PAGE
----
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Snow Removal Law May Face Test Shovelers brace for 1st big storm since SJC ruling December 25, 2010|Brian MacQuarrie, Globe Staff
The first snows of the season have brought Massachusetts residents a new headache to go along with the usual back-straining chores of shoveling the white stuff, chipping ice off the walkway, and laying down a blanket of rock salt. Thanks to a Supreme Judicial Court decision this year, property owners now can be held liable for injuries that are linked to any snow and ice on their land, regardless of whether the conditions were caused by nature or a city plow. Besides potentially more work for shovelers, the July ruling could lead to more lawsuits, according to David White, a Boston attorney and former president of the Massachusetts Bar Association. “I think there will be more claims because there are more injuries that are compensable,’’ White said. “But by the same token, because homeowners and commercial property owners are more aware of the risk of not taking any action, they’re taking better care.’’
The new laws could be tested tomorrow as a possible storm heads for New England. Yesterday, meteorologists were still unsure of where the storm would hit and its severity. However, it is fairly certain that the southeast ern part of the state has the best chance of experiencing precipitation, said Eleanor Vallier-Talbot, a meteorologist for the National Weather Service in Taunton. Depending on how strong the winds are, northeast-facing beaches all along Cape Cod run the risk of experiencing some flooding to coincide with high tide early Monday morning.
On top of their added responsibilities, property owners in several Massachusetts communities, including Boston, Lynn, and Worcester, are required by local ordinances to clear municipal sidewalks in front of their residences or businesses. City Hall, however, still bears the ultimate responsibility for injuries that occur on those sidewalks, White said. For that reason, communities that compel residents to shovel the sidewalks have financial and legal incentives to enforce their ordinances. To promote safety, Boston inspectors will be on alert for unshoveled sidewalks this winter, said Lisa Timberlake, spokeswoman for the Inspectional Services Department. Residents have six hours after a snowfall to clear walkways; businesses have three hours. Violations at buildings with fewer than six units are $50. In Boston, snow removal is required for the full width of the sidewalk or a minimum of 42 inches. In addition, shoveling or plowing snow onto city streets from private property is prohibited. “In some cases, residents will be warned first,’’ Timberlake said. “Everybody’s situation is different. If we happen to be walking down a street and somebody says, ‘Hey, this house over here hasn’t shoveled,’ we have to look.’’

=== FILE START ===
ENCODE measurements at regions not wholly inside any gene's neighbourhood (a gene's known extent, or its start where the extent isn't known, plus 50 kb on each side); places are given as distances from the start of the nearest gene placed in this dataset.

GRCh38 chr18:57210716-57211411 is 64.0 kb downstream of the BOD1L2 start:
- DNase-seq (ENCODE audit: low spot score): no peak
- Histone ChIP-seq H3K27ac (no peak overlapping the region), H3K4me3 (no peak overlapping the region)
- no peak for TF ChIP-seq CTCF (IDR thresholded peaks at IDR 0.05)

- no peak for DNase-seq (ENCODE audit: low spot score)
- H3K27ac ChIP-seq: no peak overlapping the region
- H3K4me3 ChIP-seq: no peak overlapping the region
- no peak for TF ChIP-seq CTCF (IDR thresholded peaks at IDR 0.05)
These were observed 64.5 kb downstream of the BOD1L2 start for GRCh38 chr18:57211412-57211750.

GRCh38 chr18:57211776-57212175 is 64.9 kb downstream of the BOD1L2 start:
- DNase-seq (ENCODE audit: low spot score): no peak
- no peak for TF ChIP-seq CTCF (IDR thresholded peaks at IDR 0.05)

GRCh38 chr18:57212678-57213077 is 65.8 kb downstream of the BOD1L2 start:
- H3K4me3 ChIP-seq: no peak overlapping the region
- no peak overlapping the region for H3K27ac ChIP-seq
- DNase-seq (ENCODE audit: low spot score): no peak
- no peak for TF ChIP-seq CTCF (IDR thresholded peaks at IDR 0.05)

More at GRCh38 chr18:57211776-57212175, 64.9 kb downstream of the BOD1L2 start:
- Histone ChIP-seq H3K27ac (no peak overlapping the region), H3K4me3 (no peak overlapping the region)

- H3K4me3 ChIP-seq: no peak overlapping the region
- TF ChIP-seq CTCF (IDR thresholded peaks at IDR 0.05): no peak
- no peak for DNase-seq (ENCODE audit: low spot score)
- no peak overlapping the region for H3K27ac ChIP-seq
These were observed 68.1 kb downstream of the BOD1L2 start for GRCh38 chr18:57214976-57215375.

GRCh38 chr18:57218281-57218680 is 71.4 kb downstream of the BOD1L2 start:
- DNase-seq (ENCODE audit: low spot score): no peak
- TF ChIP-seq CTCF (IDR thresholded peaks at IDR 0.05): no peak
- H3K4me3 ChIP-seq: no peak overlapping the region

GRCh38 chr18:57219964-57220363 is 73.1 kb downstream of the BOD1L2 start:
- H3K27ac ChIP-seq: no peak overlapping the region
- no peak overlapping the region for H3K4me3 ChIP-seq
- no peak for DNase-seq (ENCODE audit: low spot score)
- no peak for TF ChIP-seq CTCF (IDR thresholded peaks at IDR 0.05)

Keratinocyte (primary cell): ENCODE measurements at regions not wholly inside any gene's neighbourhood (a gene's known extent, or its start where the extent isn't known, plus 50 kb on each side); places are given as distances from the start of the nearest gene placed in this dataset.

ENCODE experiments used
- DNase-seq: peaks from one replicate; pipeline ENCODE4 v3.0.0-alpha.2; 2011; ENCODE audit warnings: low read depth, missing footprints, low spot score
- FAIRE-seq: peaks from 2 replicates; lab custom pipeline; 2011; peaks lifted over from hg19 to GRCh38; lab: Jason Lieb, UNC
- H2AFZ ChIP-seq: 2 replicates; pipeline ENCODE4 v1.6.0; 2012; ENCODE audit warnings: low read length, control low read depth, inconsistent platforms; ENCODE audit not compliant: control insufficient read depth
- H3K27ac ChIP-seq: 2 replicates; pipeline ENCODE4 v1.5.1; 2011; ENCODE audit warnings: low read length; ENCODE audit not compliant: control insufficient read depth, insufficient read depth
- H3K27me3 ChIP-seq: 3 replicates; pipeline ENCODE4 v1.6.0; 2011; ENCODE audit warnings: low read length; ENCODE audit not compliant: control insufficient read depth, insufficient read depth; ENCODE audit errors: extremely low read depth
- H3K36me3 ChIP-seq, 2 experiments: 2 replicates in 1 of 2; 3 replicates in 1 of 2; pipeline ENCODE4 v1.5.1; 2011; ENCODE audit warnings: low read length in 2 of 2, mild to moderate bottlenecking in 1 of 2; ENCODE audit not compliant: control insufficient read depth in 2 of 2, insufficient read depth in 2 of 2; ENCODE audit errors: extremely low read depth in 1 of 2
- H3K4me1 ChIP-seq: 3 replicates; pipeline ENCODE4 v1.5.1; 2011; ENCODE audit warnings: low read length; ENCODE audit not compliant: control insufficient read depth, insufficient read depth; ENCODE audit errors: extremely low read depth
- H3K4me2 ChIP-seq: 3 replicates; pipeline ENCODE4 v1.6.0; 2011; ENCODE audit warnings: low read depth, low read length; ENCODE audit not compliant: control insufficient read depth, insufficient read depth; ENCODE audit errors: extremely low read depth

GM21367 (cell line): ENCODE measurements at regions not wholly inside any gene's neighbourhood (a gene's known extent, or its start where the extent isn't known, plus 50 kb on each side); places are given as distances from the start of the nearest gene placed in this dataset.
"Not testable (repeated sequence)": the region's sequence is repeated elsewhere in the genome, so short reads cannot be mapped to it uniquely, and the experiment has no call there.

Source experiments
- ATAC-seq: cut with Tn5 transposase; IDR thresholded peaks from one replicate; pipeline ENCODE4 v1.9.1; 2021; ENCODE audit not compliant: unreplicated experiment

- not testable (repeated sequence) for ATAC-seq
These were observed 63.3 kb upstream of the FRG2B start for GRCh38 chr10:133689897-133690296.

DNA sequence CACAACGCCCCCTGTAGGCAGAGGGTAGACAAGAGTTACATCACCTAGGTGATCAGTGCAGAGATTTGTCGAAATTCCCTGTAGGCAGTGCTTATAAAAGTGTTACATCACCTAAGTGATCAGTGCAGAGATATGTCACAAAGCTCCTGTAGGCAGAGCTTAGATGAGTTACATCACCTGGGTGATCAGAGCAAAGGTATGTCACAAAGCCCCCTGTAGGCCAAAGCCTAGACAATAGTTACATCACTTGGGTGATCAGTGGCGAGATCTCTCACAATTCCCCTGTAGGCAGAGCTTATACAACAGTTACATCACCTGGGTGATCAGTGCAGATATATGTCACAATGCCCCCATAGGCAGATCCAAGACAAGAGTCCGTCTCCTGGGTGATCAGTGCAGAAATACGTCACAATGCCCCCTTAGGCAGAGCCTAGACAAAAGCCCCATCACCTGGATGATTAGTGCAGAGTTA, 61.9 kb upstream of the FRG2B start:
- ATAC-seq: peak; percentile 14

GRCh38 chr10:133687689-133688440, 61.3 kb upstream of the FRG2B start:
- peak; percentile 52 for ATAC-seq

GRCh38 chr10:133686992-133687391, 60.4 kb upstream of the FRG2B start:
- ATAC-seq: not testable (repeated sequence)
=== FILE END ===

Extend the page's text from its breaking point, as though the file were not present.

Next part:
High Court Overrules 100 Years of Massachusetts Snow Removal Law